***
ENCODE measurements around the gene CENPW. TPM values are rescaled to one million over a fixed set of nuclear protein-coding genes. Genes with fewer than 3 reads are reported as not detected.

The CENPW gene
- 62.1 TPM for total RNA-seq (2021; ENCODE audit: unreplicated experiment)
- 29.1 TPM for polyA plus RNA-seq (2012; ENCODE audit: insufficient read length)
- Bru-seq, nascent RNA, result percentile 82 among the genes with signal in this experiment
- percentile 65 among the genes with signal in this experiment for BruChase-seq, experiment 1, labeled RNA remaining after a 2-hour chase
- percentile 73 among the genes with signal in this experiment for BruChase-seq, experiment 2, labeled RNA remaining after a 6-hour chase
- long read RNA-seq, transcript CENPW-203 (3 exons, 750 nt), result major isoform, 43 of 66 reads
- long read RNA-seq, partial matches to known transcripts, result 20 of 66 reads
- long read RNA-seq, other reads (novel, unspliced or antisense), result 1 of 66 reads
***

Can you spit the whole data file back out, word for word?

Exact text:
ENCODE measurements around the gene CENPW. TPM values are rescaled to one million over a fixed set of nuclear protein-coding genes. Genes with fewer than 3 reads are reported as not detected.

The CENPW gene
- 62.1 TPM for total RNA-seq (2021; ENCODE audit: unreplicated experiment)
- 29.1 TPM for polyA plus RNA-seq (2012; ENCODE audit: insufficient read length)
- Bru-seq, nascent RNA, result percentile 82 among the genes with signal in this experiment
- percentile 65 among the genes with signal in this experiment for BruChase-seq, experiment 1, labeled RNA remaining after a 2-hour chase
- percentile 73 among the genes with signal in this experiment for BruChase-seq, experiment 2, labeled RNA remaining after a 6-hour chase
- long read RNA-seq, transcript CENPW-203 (3 exons, 750 nt), result major isoform, 43 of 66 reads
- long read RNA-seq, partial matches to known transcripts, result 20 of 66 reads
- long read RNA-seq, other reads (novel, unspliced or antisense), result 1 of 66 reads